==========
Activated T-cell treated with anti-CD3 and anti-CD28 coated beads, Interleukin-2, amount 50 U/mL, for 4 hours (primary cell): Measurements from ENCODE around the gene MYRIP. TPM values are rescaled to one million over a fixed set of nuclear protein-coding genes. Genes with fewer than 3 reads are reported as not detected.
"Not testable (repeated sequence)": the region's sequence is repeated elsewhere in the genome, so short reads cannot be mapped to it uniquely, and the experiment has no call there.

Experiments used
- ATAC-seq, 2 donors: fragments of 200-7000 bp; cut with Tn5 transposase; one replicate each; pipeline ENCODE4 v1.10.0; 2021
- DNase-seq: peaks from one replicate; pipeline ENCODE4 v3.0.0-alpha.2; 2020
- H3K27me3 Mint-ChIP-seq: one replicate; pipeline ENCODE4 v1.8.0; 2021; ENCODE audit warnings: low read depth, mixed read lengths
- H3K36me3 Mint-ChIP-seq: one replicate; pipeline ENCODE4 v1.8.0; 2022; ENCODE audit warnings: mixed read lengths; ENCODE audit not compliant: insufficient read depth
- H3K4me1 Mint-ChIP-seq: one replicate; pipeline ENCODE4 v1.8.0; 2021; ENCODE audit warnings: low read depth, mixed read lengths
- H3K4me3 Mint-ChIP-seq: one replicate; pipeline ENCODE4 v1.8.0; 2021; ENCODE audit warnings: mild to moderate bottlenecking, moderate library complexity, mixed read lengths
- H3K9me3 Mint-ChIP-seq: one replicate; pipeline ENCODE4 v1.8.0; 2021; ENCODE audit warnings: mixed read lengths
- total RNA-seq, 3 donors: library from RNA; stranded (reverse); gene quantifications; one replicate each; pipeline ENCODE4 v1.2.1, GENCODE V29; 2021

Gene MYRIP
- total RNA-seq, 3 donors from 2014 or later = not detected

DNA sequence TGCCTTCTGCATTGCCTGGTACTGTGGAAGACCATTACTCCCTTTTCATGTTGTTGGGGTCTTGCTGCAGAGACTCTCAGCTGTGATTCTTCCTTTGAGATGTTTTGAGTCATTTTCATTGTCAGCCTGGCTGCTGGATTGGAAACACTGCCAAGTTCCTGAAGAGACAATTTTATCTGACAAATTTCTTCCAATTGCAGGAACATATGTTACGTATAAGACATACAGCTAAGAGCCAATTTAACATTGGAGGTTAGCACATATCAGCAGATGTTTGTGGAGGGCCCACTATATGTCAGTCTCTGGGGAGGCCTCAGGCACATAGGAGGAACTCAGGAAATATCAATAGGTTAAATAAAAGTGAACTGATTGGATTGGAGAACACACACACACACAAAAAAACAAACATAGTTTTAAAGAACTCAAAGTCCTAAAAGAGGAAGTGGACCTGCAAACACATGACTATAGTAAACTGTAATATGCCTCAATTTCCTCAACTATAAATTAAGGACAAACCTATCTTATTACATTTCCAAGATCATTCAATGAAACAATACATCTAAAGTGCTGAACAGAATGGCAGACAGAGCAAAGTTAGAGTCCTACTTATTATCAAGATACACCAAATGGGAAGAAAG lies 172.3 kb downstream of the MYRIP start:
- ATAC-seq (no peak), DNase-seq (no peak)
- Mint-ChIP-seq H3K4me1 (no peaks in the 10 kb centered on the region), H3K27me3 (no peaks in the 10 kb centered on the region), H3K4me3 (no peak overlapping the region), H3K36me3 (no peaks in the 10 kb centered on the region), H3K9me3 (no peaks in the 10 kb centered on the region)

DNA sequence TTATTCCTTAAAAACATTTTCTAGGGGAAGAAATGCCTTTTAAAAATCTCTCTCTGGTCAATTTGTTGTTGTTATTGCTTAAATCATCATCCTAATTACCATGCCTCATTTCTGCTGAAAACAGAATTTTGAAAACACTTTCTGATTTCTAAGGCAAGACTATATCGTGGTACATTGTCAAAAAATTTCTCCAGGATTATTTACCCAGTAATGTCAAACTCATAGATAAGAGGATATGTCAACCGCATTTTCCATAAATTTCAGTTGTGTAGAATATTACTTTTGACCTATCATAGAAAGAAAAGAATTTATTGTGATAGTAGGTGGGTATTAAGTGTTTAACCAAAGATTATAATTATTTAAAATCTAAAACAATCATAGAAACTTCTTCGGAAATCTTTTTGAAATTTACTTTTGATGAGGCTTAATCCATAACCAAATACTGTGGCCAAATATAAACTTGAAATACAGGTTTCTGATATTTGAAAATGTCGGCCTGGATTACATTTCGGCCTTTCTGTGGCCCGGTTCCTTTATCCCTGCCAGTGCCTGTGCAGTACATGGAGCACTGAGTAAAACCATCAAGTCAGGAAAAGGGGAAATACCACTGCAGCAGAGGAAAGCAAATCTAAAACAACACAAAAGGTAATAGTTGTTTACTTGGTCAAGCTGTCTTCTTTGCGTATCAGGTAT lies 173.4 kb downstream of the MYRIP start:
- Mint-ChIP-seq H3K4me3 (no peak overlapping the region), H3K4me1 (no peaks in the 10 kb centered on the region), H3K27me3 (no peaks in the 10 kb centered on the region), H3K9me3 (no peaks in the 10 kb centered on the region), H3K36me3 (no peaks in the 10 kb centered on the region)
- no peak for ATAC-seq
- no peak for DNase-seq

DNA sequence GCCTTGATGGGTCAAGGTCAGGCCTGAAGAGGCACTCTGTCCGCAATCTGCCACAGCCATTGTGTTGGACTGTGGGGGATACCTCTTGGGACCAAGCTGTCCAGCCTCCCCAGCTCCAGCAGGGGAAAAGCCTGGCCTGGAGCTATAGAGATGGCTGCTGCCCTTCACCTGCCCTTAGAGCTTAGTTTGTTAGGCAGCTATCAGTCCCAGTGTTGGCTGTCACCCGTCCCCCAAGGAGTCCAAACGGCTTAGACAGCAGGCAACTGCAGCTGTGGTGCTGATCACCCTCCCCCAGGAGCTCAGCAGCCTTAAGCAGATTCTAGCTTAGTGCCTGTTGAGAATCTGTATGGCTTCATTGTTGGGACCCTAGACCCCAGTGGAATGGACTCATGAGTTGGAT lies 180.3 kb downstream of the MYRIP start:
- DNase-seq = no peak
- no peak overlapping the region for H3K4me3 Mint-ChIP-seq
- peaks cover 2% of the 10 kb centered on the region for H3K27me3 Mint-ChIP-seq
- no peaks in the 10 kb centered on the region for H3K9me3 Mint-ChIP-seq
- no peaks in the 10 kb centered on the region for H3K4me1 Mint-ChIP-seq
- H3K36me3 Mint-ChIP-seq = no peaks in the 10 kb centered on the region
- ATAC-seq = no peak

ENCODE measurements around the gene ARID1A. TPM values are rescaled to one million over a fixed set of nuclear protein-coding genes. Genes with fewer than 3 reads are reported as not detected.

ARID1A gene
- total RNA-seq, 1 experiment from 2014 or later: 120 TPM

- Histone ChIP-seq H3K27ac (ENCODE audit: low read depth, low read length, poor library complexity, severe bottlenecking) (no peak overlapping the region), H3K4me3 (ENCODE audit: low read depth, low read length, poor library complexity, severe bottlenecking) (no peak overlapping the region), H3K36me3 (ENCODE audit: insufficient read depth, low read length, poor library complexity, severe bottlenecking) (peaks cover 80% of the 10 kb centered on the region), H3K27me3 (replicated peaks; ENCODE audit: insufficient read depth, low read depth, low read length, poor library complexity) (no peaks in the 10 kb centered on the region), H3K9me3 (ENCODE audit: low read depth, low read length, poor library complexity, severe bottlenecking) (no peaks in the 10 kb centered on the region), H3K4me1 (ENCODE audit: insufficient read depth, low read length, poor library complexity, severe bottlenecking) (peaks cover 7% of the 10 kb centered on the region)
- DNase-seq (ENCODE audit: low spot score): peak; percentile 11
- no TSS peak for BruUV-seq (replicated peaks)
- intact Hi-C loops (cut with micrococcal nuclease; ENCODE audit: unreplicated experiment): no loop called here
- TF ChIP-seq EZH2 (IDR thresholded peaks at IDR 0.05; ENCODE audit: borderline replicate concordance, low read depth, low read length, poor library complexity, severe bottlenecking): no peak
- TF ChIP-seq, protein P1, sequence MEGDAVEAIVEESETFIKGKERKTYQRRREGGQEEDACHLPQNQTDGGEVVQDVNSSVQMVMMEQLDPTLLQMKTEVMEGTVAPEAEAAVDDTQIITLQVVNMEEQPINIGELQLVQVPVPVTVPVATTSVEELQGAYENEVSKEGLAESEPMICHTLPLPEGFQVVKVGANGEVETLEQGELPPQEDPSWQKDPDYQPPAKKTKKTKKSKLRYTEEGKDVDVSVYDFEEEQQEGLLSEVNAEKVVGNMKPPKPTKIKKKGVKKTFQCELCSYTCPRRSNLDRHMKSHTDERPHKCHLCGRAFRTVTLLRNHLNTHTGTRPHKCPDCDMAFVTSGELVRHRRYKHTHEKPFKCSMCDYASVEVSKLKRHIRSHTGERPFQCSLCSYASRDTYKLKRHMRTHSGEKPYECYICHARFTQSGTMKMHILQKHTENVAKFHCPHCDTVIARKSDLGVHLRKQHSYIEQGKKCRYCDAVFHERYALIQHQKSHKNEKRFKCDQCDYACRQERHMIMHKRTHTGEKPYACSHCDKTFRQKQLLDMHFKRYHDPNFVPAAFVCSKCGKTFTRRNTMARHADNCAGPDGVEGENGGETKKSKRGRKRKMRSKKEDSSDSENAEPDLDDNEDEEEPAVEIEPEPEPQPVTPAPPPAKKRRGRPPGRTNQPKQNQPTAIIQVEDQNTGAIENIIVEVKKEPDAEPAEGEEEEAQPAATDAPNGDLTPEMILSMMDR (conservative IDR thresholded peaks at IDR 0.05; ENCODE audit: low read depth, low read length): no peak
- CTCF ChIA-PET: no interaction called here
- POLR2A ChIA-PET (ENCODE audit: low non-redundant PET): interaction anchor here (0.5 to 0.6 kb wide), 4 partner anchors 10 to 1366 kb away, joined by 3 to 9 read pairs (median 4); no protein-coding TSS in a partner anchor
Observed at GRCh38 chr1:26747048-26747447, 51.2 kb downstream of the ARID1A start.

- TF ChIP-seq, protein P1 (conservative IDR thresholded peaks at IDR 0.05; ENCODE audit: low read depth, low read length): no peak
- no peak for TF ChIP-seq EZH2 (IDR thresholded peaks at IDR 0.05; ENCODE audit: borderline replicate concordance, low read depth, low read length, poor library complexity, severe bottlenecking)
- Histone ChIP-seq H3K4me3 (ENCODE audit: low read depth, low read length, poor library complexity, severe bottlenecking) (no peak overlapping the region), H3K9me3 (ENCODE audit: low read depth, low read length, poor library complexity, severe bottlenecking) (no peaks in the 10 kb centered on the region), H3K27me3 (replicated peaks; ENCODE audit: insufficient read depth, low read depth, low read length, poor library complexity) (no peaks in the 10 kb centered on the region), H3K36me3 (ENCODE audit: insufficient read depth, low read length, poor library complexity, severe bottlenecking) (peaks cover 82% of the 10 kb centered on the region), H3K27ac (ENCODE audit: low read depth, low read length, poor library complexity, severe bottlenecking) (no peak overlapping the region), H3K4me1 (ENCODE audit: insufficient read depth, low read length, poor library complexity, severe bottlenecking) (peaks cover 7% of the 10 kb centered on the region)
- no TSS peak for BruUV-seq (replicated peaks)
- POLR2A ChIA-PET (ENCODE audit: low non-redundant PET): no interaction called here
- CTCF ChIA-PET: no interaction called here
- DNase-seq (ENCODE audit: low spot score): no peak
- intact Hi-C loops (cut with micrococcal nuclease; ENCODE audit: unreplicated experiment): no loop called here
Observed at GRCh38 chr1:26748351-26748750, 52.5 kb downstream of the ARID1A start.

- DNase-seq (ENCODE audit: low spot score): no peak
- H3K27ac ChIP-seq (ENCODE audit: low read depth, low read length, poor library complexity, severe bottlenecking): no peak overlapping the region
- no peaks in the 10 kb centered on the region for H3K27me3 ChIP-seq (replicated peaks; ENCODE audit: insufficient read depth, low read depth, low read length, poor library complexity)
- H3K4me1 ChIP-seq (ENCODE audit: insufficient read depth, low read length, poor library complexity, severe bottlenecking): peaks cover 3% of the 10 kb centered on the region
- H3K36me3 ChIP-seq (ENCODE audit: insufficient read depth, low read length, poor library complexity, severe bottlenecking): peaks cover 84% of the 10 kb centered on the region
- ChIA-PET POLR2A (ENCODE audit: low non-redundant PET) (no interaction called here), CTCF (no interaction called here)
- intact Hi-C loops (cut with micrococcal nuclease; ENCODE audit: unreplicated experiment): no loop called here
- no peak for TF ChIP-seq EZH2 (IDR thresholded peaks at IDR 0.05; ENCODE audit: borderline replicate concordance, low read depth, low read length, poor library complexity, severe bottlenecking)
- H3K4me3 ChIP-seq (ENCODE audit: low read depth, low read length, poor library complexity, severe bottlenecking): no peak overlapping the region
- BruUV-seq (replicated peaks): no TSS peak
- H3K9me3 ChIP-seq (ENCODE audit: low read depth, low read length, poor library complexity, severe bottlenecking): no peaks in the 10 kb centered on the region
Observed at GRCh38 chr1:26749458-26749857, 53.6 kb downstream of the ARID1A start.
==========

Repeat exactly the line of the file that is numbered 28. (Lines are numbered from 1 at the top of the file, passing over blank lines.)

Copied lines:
- ATAC-seq = no peak